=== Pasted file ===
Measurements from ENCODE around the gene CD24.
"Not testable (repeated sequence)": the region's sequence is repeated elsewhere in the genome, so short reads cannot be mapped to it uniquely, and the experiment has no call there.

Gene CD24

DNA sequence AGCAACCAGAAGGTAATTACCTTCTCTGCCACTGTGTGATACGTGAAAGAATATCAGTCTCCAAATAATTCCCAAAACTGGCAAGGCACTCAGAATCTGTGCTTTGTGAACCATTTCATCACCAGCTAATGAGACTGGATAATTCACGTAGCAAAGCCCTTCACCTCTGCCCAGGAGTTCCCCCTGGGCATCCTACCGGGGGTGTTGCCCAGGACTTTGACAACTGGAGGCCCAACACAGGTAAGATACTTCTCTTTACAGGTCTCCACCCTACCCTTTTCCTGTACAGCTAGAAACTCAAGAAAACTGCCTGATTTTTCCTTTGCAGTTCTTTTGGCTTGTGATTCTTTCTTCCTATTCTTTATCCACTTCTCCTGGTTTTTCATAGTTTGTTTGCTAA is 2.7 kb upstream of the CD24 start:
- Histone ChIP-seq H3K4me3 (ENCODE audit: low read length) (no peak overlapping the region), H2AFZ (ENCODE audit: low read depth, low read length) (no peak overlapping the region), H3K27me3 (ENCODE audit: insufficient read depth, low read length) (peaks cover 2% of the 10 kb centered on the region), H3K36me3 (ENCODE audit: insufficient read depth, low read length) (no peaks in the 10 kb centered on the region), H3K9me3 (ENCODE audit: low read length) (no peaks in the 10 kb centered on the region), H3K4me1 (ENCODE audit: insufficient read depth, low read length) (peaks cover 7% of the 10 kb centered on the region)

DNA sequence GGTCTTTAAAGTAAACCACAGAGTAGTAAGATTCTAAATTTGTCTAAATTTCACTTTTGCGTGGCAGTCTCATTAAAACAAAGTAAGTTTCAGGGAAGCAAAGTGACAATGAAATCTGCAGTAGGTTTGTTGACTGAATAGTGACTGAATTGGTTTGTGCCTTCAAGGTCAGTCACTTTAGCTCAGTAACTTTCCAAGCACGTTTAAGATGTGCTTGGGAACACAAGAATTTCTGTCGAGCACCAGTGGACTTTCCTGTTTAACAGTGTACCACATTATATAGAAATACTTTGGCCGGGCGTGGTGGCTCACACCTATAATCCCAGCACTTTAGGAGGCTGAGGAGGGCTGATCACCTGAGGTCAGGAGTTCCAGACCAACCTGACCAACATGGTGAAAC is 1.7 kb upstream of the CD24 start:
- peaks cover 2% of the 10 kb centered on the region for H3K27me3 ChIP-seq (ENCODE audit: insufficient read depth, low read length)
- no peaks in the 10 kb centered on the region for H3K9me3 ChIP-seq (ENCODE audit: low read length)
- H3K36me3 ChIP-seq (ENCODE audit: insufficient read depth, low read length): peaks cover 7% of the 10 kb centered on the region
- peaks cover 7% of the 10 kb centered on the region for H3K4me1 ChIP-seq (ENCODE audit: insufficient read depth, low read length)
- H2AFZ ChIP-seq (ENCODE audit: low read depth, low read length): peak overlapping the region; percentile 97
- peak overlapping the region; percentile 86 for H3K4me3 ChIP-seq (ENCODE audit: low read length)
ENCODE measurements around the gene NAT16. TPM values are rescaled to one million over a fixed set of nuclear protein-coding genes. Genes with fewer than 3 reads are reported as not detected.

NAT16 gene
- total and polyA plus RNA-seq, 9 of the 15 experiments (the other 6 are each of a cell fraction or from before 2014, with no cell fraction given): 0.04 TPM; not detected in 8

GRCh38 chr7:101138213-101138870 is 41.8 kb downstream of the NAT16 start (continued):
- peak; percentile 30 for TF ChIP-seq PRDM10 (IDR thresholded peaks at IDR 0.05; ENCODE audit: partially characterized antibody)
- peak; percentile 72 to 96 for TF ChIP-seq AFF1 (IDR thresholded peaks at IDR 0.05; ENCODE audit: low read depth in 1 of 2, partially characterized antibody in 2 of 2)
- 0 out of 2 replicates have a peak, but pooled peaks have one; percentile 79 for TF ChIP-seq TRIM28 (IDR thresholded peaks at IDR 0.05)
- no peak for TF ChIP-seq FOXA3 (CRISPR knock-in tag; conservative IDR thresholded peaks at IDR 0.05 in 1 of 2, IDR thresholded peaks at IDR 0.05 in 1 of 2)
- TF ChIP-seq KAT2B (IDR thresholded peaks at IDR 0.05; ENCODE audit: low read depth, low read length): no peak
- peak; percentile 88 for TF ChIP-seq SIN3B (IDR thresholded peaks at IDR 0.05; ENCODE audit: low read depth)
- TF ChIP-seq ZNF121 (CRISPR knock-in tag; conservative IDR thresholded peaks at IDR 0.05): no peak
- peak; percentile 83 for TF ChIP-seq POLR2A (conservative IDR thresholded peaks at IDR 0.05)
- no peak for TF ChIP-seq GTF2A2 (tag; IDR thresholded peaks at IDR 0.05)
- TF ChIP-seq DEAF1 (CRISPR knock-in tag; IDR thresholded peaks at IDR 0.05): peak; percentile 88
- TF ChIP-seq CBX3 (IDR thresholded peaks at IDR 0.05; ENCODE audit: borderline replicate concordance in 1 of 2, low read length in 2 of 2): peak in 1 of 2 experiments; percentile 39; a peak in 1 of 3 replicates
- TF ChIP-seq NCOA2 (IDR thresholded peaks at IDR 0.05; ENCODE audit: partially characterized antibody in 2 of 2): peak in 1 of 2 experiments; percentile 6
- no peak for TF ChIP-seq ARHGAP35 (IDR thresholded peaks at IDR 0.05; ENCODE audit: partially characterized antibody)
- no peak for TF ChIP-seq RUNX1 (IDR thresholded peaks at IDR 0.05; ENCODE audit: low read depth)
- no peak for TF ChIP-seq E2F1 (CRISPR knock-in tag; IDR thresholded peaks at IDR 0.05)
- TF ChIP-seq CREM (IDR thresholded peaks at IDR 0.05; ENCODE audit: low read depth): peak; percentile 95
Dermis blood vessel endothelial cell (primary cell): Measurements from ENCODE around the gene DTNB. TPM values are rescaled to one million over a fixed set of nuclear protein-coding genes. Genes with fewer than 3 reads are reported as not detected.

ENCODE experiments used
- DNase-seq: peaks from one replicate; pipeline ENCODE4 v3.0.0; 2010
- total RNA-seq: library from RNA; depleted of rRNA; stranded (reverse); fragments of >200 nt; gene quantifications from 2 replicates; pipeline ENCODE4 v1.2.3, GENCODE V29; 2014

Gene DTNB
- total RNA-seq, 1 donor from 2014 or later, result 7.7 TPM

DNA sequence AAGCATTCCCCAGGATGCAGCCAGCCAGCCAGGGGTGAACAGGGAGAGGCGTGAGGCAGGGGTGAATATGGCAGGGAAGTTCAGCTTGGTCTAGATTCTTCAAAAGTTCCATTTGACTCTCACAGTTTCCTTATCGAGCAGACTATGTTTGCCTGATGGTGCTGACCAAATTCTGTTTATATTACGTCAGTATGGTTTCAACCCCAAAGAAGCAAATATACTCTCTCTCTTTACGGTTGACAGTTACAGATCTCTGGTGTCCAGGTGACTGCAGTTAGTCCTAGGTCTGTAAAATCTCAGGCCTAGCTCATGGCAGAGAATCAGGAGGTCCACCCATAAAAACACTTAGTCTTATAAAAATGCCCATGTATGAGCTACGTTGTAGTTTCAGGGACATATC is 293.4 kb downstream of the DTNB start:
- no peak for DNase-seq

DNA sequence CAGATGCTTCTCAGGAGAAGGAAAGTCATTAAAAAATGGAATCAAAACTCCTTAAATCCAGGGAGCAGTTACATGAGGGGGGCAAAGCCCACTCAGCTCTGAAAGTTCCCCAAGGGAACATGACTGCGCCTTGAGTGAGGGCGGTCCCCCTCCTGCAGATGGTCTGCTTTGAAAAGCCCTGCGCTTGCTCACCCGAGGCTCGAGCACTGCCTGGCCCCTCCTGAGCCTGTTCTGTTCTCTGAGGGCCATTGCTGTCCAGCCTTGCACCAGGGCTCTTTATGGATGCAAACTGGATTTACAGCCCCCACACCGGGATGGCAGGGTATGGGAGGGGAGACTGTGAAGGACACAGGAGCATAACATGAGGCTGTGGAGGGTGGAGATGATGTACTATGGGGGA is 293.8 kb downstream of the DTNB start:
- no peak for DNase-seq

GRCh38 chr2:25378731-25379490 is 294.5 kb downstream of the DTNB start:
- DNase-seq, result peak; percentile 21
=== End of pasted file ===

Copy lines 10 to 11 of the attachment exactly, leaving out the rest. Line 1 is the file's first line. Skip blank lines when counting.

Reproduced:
- peaks cover 7% of the 10 kb centered on the region for H3K4me1 ChIP-seq (ENCODE audit: insufficient read depth, low read length)
- H2AFZ ChIP-seq (ENCODE audit: low read depth, low read length): peak overlapping the region; percentile 97